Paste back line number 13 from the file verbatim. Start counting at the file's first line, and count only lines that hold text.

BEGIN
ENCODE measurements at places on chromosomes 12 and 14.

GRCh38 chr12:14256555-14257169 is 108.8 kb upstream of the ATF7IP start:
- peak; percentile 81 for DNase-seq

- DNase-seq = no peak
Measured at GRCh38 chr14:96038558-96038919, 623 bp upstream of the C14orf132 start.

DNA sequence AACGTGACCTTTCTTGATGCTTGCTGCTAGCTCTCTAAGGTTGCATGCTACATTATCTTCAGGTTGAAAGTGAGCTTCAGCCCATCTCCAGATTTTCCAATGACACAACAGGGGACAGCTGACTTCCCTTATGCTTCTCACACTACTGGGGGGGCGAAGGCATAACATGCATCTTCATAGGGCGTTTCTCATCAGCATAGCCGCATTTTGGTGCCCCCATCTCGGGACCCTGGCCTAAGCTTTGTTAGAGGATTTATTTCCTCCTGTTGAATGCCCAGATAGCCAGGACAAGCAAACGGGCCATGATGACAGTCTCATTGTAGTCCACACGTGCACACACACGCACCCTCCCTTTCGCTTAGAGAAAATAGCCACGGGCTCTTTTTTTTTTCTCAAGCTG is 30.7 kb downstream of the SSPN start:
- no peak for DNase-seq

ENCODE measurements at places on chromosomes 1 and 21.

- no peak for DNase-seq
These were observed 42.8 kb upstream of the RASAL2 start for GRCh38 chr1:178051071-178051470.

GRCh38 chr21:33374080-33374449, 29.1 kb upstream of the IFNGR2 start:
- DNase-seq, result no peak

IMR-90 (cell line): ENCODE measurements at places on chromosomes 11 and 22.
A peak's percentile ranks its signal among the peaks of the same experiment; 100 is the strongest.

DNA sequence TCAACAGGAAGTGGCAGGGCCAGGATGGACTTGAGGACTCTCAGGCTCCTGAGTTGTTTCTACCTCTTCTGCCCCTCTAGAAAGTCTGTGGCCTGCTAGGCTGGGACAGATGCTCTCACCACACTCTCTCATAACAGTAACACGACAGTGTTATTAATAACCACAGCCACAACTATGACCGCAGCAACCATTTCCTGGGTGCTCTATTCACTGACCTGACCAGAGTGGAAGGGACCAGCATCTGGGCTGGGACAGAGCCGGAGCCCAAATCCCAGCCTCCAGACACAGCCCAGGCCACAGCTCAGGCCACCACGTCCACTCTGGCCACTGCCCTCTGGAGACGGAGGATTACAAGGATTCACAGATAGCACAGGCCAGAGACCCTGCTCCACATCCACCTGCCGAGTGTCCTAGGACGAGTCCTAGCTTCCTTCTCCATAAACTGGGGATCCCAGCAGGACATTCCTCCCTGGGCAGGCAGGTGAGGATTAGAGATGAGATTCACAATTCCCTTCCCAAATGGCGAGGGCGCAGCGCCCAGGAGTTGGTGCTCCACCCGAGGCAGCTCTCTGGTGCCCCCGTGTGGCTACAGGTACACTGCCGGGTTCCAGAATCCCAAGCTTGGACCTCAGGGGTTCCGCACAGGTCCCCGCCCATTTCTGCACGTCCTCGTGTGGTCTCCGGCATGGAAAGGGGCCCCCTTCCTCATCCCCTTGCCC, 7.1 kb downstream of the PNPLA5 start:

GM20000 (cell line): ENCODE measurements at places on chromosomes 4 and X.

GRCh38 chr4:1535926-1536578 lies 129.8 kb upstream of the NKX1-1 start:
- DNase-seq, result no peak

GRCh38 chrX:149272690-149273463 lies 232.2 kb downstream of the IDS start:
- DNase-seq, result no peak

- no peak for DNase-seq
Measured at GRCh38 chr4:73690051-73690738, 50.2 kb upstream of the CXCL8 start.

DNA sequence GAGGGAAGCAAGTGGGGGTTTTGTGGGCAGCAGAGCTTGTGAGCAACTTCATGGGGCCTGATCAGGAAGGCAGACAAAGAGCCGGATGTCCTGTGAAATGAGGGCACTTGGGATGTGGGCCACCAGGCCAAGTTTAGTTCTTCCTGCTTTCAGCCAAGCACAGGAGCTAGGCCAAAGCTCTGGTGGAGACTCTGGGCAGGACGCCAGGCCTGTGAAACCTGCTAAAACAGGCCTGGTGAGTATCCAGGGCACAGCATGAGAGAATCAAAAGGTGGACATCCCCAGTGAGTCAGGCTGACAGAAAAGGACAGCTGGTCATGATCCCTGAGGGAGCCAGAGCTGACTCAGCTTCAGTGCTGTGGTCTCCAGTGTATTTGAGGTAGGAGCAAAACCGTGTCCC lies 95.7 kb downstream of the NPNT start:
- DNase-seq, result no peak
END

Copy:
IMR-90 (cell line): ENCODE measurements at places on chromosomes 11 and 22.